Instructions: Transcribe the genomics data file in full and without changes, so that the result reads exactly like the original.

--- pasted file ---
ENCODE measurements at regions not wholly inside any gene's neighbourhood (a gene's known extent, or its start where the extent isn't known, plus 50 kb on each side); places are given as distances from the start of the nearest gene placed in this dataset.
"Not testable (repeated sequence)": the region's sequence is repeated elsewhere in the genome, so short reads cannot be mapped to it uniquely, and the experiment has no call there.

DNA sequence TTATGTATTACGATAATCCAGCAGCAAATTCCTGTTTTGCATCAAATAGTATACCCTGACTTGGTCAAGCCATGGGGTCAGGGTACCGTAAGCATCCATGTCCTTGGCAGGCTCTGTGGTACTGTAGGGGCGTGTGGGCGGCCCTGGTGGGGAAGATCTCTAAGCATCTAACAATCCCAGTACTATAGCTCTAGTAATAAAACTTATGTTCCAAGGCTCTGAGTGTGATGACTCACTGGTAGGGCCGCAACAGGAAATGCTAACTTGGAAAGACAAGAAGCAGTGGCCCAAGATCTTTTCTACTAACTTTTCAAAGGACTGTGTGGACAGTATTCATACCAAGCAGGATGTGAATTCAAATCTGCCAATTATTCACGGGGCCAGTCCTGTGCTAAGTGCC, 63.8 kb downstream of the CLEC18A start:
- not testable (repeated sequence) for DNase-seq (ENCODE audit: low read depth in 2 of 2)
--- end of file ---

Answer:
ENCODE measurements at regions not wholly inside any gene's neighbourhood (a gene's known extent, or its start where the extent isn't known, plus 50 kb on each side); places are given as distances from the start of the nearest gene placed in this dataset.
"Not testable (repeated sequence)": the region's sequence is repeated elsewhere in the genome, so short reads cannot be mapped to it uniquely, and the experiment has no call there.

DNA sequence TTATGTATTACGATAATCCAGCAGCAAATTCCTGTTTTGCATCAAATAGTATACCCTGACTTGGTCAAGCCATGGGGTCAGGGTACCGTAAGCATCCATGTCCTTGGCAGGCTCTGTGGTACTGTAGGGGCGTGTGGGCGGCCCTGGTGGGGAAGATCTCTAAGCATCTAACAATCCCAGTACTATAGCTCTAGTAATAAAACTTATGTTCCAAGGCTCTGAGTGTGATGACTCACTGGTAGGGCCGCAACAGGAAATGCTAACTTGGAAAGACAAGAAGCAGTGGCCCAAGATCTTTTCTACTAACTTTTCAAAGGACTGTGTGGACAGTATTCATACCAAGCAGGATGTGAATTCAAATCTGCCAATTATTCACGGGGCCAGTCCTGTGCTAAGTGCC, 63.8 kb downstream of the CLEC18A start:
- not testable (repeated sequence) for DNase-seq (ENCODE audit: low read depth in 2 of 2)